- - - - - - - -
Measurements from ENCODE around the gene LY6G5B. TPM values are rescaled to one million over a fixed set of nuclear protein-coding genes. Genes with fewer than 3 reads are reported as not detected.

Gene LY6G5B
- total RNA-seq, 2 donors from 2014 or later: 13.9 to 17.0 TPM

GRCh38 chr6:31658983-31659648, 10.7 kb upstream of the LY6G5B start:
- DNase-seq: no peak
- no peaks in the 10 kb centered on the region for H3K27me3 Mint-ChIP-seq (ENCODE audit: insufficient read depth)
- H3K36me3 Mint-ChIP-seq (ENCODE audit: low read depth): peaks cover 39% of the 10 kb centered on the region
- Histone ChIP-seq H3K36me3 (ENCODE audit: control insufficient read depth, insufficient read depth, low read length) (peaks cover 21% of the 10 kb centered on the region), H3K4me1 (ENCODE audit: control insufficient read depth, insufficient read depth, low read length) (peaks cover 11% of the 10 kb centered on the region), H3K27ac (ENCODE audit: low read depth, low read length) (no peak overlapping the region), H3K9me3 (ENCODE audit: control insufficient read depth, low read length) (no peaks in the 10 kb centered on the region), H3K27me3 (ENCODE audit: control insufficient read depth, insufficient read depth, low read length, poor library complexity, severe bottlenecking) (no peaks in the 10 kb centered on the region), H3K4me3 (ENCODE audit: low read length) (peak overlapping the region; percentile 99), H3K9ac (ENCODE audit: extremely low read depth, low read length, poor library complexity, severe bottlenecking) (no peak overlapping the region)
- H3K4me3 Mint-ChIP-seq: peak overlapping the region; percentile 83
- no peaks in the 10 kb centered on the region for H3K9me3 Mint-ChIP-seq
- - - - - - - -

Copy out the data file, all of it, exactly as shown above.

Measurements from ENCODE around the gene LY6G5B. TPM values are rescaled to one million over a fixed set of nuclear protein-coding genes. Genes with fewer than 3 reads are reported as not detected.

Gene LY6G5B
- total RNA-seq, 2 donors from 2014 or later: 13.9 to 17.0 TPM

GRCh38 chr6:31658983-31659648, 10.7 kb upstream of the LY6G5B start:
- DNase-seq: no peak
- no peaks in the 10 kb centered on the region for H3K27me3 Mint-ChIP-seq (ENCODE audit: insufficient read depth)
- H3K36me3 Mint-ChIP-seq (ENCODE audit: low read depth): peaks cover 39% of the 10 kb centered on the region
- Histone ChIP-seq H3K36me3 (ENCODE audit: control insufficient read depth, insufficient read depth, low read length) (peaks cover 21% of the 10 kb centered on the region), H3K4me1 (ENCODE audit: control insufficient read depth, insufficient read depth, low read length) (peaks cover 11% of the 10 kb centered on the region), H3K27ac (ENCODE audit: low read depth, low read length) (no peak overlapping the region), H3K9me3 (ENCODE audit: control insufficient read depth, low read length) (no peaks in the 10 kb centered on the region), H3K27me3 (ENCODE audit: control insufficient read depth, insufficient read depth, low read length, poor library complexity, severe bottlenecking) (no peaks in the 10 kb centered on the region), H3K4me3 (ENCODE audit: low read length) (peak overlapping the region; percentile 99), H3K9ac (ENCODE audit: extremely low read depth, low read length, poor library complexity, severe bottlenecking) (no peak overlapping the region)
- H3K4me3 Mint-ChIP-seq: peak overlapping the region; percentile 83
- no peaks in the 10 kb centered on the region for H3K9me3 Mint-ChIP-seq